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Monday, April 05, 2004
The last few dozens of hours have coagulated into days of glory. I went from typing monkey to talented typing monkey in the eyes of my sister - suddenly I was reborn as an HTML genius; I pulled the veil off the enigma that is Microsoft Excel; I earned a Value Village Shopper of the Year award; and I photograph as well as an arts college graduate with a four-year photography degree. Now I can add my most coveted accomplishment here. I am now, officially, a published illustrator.
Today was the launch of my alma mater's anthology of children's literature. I walked in just as my contributions appeared on the screen. Kathy, the children's illustration instructor, announced that the artist was in the room. All faces turned to me. I gave my impromptu speech effortlessly (I love it when I don't have a chance to worry about giving speeches) and everybody cooed.
After the speeches, the writer said really nice things about how I interpreted her story. I had been worried, when I was working on the illustrations of her story, that she might hit me over the head for not drawing good sloths. Maybe she thought and thinks I am a charlatan. Maybe she thinks I should be lynched by midnight for my crimes against children's literature. She didn't slap me. So I am safe.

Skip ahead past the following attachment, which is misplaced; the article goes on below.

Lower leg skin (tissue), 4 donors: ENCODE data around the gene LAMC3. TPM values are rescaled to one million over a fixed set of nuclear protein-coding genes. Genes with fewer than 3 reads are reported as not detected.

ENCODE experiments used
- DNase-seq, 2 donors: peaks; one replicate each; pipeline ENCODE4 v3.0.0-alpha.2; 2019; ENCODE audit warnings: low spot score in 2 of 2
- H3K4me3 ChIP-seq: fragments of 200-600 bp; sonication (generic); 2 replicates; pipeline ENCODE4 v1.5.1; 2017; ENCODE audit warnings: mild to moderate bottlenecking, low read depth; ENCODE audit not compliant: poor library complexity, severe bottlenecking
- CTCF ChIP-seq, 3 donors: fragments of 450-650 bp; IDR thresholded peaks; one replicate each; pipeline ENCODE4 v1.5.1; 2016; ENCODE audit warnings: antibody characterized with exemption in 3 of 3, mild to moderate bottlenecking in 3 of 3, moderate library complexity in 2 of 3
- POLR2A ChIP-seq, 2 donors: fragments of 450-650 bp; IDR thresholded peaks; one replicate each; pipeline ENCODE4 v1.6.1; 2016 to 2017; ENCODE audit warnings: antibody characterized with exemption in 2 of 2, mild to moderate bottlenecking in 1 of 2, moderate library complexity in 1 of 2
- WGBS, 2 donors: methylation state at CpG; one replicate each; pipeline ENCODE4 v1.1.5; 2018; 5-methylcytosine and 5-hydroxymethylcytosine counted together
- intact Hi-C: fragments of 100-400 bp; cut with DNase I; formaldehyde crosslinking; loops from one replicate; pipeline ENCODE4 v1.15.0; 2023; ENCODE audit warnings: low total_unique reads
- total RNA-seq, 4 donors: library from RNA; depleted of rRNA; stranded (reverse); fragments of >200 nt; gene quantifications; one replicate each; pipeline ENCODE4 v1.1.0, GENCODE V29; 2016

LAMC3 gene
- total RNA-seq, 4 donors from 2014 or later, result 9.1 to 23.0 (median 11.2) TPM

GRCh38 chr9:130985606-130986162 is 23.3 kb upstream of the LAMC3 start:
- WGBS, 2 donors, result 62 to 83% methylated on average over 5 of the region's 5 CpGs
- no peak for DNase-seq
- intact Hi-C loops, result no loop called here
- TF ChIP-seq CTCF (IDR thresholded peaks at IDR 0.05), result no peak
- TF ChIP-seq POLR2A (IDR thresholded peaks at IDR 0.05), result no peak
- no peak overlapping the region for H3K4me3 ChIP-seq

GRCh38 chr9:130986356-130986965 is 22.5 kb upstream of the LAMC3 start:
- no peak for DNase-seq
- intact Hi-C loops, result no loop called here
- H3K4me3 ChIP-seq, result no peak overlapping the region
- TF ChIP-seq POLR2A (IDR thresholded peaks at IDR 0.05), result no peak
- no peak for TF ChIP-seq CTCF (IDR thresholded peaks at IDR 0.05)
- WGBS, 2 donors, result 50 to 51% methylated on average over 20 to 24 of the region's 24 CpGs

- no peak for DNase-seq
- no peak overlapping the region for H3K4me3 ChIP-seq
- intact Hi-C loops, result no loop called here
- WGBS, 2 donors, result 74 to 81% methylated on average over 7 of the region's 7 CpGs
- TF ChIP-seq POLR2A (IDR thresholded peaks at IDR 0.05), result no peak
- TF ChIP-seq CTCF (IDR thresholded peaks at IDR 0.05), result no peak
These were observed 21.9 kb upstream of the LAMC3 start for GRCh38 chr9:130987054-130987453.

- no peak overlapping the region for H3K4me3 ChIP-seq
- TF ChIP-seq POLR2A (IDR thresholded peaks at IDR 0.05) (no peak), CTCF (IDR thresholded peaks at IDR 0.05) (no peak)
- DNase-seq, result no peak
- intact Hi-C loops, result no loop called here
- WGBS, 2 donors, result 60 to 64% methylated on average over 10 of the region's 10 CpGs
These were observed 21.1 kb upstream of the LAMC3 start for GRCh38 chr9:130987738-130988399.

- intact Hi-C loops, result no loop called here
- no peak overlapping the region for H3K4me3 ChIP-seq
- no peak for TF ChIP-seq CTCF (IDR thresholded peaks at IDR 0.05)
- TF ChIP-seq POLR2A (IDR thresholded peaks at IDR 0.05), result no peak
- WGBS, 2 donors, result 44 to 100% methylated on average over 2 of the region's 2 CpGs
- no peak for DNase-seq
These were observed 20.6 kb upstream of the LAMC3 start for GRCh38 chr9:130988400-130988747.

The reproduction of my drawings on the website surprised me. The editors reduced my big picture and enlarged the small one. While I love seeing my sloth larger than I had drawn it; the big picture turned out a little fuzzy. I added subtle emphases which here look like blobby lines. And in both reproductions, the gradations in the thickness of lines of ink have become uniform, much as if I had used a marker instead of pen and ink. I usually go for the sort of whisps of line that mascara commercials have sprouting out of twiggy models.
In the paper version of the anthology, the big picture shrank so much, the delineation between the lines blurred. The dolphin looks like that TV evangelist's wife who overdoes her makeup. The pelican now has a goatee. The whale's fin has gangrene, explaining the look of pain on his face. An oil spill blackens my Atlantic.
Despite this, I am giddy with a high percentage of self grandeur. I've already planned to boast about my illustrations until 12:48 PM on Friday. Then I'll resume my next project.
(If you want to see my illustrations, let me know and I'll email you the link.)
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